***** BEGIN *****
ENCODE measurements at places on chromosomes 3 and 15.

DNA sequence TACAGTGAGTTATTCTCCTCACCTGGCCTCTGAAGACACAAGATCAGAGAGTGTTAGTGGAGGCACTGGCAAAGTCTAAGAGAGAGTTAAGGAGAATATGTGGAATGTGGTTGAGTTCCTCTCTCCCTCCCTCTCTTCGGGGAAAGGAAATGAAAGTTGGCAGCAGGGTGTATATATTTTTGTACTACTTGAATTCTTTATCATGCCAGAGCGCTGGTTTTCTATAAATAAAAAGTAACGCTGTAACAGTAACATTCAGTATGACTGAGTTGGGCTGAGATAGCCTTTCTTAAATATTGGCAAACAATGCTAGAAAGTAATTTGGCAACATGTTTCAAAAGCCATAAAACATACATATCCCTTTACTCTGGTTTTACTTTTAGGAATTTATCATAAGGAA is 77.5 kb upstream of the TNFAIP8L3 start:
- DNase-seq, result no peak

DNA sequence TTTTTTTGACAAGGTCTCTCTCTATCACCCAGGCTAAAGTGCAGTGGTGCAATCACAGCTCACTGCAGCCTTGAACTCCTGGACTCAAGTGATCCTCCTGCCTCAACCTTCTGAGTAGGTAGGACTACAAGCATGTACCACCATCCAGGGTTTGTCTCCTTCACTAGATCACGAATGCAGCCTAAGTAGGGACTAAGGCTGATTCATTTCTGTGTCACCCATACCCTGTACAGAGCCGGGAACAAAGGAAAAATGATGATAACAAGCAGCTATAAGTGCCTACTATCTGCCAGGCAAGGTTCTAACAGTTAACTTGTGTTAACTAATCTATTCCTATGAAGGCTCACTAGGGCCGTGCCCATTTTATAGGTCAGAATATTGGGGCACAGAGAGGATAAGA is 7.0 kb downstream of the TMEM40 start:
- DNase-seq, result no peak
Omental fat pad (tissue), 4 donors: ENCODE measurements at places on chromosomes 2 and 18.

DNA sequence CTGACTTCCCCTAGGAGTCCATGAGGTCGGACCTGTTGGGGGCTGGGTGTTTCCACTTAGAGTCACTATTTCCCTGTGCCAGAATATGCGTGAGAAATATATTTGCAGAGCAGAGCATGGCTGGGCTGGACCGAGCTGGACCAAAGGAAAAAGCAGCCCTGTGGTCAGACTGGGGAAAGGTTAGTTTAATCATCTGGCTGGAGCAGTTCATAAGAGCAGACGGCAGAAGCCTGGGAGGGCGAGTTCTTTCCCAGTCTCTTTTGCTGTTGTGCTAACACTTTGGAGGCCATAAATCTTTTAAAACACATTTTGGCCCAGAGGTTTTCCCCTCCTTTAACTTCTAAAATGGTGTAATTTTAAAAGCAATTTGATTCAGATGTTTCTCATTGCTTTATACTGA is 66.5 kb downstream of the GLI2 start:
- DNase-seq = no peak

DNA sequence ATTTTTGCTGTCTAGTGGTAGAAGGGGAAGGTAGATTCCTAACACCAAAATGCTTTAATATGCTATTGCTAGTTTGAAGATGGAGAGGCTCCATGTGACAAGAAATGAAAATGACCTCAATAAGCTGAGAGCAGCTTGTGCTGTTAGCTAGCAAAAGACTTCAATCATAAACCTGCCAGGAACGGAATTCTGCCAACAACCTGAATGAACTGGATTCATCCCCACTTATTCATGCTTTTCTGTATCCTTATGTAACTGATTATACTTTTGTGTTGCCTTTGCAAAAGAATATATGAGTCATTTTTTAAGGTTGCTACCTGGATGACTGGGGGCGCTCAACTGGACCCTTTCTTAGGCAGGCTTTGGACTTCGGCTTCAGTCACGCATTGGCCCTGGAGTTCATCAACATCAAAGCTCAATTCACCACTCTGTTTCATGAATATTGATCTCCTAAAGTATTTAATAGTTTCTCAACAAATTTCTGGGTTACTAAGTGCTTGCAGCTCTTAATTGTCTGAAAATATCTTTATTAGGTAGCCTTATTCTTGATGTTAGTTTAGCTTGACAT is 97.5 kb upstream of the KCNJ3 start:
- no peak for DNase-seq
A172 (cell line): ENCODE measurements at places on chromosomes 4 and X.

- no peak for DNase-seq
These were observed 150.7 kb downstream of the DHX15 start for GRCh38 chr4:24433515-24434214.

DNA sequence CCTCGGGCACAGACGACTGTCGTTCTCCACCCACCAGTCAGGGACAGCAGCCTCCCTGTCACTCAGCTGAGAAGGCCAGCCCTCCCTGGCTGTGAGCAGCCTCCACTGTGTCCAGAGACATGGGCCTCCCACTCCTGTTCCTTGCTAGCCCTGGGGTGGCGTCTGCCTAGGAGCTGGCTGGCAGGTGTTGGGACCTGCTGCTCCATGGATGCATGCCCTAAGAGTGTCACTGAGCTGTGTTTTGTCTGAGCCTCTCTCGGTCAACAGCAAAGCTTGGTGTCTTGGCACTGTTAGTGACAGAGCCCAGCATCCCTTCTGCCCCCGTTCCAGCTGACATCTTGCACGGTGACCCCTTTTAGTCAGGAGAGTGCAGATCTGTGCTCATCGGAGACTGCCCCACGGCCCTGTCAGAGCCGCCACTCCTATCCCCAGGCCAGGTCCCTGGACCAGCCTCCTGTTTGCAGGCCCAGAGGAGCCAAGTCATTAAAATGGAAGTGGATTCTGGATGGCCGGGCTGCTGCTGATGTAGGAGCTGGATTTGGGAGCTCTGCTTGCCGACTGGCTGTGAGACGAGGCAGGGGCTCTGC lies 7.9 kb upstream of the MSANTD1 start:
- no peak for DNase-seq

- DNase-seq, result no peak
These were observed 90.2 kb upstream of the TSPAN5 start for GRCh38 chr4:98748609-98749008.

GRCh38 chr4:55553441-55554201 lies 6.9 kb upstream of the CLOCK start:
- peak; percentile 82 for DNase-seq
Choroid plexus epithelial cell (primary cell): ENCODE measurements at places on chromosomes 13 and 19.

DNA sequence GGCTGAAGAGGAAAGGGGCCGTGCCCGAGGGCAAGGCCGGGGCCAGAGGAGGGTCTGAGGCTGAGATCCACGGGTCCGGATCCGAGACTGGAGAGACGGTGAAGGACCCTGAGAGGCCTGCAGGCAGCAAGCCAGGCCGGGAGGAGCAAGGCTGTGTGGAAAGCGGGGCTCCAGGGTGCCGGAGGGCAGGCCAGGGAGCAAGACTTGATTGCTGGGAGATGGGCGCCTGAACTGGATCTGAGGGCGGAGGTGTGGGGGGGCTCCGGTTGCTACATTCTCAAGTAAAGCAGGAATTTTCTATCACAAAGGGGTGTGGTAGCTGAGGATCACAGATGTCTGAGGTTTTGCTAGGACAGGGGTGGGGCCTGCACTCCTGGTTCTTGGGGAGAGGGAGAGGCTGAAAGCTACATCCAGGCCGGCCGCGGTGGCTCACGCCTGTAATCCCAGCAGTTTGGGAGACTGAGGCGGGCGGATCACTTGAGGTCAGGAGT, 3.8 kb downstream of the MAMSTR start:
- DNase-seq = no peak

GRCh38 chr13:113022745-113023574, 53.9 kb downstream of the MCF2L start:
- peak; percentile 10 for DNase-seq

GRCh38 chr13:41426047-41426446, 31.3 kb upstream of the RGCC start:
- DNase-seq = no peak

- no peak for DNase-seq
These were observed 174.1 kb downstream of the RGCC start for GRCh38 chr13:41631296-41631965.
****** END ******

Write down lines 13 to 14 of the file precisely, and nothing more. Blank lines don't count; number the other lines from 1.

These were observed 150.7 kb downstream of the DHX15 start for GRCh38 chr4:24433515-24434214.

DNA sequence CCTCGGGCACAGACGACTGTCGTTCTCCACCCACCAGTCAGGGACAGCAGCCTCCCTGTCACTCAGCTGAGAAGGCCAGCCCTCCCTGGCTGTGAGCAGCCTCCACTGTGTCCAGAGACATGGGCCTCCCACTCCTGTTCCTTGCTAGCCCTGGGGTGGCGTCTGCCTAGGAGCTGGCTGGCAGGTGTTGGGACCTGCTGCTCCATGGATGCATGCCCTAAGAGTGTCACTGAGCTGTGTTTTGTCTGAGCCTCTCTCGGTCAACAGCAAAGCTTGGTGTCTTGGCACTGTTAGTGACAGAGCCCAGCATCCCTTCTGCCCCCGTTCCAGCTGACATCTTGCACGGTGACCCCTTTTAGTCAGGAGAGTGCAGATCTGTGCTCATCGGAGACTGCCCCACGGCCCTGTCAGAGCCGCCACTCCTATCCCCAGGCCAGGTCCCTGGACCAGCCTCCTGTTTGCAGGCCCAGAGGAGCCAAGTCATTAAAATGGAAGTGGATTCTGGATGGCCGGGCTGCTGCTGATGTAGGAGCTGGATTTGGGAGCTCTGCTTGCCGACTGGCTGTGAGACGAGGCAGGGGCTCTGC lies 7.9 kb upstream of the MSANTD1 start: